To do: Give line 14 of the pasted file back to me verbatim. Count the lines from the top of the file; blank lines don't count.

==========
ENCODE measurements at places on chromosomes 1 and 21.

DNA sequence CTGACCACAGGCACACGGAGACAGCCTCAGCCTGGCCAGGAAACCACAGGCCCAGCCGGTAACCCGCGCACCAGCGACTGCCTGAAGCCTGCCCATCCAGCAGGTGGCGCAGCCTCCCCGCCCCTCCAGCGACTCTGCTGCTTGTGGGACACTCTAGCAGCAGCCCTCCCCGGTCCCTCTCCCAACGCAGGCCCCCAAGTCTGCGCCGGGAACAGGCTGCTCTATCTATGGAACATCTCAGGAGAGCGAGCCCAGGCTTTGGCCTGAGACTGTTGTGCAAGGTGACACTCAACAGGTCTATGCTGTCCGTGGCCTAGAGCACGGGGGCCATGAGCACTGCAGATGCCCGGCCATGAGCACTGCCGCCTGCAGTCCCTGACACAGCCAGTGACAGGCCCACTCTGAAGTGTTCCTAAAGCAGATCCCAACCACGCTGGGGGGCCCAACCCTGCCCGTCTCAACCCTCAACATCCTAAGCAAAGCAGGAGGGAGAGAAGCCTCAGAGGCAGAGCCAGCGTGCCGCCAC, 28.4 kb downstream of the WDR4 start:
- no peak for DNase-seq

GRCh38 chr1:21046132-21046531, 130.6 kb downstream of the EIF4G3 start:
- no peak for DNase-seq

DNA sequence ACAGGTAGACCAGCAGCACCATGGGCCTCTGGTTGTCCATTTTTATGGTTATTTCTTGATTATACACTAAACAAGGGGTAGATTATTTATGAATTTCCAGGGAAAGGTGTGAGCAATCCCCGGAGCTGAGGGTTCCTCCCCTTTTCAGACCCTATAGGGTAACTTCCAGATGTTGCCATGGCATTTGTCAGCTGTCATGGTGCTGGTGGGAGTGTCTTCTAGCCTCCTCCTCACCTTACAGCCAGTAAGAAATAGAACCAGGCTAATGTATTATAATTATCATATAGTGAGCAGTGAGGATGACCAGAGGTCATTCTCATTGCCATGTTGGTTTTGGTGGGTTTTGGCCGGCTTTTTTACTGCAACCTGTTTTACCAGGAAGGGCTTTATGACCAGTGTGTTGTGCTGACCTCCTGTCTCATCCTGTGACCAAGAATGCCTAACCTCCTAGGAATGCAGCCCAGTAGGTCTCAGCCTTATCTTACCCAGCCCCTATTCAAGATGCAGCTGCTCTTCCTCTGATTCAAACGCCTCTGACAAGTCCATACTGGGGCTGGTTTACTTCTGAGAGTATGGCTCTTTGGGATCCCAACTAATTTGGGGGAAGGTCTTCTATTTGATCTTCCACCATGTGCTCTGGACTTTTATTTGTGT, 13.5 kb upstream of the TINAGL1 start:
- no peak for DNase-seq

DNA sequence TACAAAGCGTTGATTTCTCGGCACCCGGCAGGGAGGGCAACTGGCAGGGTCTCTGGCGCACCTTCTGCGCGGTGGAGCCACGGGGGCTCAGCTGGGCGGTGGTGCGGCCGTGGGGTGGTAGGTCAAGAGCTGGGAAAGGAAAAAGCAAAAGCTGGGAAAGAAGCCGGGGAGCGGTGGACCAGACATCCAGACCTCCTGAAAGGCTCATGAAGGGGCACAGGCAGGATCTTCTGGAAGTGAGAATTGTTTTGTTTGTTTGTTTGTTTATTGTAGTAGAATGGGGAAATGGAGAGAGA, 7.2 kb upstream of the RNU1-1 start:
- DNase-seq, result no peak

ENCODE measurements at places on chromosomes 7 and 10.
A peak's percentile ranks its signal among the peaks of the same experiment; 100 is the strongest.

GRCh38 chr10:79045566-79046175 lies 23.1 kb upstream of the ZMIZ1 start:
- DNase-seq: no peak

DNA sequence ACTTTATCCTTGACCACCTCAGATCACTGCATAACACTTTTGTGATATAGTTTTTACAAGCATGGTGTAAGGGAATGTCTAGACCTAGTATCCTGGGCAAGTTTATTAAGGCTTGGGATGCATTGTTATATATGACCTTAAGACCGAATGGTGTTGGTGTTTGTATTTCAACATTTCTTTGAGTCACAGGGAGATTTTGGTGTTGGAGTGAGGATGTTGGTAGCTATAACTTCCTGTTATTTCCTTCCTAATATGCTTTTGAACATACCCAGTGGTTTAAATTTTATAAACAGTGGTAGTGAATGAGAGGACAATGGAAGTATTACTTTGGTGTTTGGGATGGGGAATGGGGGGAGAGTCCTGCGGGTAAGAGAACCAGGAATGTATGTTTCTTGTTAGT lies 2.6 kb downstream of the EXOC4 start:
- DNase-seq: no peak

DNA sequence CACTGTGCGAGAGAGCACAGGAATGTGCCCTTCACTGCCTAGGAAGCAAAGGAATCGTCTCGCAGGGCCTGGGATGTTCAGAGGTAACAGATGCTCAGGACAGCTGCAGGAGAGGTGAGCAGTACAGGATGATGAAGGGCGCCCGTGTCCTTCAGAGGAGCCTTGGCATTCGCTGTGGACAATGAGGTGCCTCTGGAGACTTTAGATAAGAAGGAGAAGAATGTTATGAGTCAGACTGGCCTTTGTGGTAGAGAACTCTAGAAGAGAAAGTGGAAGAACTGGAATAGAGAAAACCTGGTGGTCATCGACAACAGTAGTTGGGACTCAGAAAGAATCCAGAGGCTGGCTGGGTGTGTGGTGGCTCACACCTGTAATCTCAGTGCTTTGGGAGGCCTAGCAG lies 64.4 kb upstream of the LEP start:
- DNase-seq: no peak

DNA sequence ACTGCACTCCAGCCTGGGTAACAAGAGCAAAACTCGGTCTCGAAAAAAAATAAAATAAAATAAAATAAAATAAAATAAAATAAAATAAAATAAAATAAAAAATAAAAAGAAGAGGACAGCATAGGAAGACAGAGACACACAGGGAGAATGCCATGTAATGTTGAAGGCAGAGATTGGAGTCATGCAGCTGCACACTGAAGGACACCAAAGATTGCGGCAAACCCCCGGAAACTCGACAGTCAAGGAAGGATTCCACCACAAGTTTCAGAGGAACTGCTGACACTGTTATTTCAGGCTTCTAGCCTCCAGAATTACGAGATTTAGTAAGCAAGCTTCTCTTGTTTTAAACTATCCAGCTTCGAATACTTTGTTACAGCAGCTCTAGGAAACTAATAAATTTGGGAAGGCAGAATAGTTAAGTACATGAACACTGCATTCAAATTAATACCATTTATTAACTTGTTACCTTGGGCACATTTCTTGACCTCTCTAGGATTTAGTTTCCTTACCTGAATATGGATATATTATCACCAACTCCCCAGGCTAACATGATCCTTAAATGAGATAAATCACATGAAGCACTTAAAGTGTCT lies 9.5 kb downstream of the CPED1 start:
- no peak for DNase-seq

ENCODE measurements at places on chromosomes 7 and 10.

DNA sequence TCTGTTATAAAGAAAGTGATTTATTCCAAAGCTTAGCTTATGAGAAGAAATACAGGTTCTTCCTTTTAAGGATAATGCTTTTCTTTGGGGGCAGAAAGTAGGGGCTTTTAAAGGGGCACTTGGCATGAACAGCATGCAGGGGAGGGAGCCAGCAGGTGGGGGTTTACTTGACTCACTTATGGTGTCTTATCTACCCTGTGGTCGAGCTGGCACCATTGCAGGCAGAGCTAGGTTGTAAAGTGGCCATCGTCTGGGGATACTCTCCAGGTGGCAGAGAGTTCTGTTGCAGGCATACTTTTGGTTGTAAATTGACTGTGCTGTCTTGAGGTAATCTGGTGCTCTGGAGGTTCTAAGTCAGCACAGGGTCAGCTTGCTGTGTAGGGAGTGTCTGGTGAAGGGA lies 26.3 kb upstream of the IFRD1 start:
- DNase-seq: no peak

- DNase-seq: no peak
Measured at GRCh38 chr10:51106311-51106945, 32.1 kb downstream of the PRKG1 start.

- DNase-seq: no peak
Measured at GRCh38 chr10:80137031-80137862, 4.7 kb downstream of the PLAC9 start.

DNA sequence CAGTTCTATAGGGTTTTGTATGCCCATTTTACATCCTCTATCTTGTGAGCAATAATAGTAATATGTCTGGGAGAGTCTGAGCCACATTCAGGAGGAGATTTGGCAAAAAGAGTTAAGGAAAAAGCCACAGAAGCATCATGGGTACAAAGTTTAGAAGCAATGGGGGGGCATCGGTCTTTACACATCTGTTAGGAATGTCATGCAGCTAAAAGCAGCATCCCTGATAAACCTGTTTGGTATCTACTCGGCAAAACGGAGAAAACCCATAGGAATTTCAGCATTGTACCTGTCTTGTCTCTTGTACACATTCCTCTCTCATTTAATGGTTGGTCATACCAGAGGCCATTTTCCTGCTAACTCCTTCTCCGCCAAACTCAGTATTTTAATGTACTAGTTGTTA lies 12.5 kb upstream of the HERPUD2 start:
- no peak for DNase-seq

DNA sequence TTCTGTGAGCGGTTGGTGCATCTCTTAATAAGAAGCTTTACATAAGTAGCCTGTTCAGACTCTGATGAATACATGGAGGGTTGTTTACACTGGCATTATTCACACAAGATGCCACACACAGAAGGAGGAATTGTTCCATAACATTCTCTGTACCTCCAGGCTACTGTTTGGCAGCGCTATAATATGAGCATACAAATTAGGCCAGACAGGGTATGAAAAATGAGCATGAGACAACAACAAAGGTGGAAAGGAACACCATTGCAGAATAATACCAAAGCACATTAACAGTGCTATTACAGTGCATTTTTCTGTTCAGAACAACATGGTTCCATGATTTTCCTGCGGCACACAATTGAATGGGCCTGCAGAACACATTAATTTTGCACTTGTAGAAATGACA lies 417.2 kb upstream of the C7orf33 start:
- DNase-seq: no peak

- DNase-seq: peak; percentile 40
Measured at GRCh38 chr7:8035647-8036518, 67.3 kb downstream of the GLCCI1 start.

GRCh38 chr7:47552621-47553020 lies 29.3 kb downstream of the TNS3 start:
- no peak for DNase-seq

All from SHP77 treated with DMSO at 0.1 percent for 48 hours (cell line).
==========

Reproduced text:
DNA sequence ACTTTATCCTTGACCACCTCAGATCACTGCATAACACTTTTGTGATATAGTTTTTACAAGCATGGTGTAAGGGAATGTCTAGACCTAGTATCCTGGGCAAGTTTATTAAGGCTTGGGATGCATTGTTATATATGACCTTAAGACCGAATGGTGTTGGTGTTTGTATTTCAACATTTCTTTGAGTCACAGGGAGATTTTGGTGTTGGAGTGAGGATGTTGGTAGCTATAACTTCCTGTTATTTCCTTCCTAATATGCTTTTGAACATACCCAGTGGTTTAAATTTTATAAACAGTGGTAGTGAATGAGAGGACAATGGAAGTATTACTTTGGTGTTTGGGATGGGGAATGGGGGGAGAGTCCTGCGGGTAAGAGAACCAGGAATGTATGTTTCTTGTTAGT lies 2.6 kb downstream of the EXOC4 start: